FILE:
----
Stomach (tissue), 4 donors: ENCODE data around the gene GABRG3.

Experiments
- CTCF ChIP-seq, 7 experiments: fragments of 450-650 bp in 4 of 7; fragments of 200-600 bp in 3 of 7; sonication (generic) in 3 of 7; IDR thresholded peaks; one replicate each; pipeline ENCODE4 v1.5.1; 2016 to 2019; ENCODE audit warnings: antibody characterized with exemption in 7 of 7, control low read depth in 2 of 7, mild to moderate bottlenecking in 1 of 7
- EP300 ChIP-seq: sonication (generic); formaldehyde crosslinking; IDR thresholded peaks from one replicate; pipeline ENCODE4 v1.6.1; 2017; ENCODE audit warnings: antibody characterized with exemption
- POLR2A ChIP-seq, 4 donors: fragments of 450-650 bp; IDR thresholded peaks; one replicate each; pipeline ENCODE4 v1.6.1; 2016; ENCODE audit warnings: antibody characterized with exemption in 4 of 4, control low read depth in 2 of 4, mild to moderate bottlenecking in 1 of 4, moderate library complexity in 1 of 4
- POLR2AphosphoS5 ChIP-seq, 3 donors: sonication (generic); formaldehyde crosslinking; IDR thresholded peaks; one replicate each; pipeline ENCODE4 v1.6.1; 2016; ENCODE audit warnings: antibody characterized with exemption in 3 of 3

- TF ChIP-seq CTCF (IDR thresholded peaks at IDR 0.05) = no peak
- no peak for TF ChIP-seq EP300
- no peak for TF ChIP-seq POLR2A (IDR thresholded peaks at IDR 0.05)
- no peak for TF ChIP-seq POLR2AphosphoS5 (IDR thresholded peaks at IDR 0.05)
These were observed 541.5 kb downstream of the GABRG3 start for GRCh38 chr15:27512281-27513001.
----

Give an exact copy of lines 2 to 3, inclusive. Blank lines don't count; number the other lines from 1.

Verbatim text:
Experiments
- CTCF ChIP-seq, 7 experiments: fragments of 450-650 bp in 4 of 7; fragments of 200-600 bp in 3 of 7; sonication (generic) in 3 of 7; IDR thresholded peaks; one replicate each; pipeline ENCODE4 v1.5.1; 2016 to 2019; ENCODE audit warnings: antibody characterized with exemption in 7 of 7, control low read depth in 2 of 7, mild to moderate bottlenecking in 1 of 7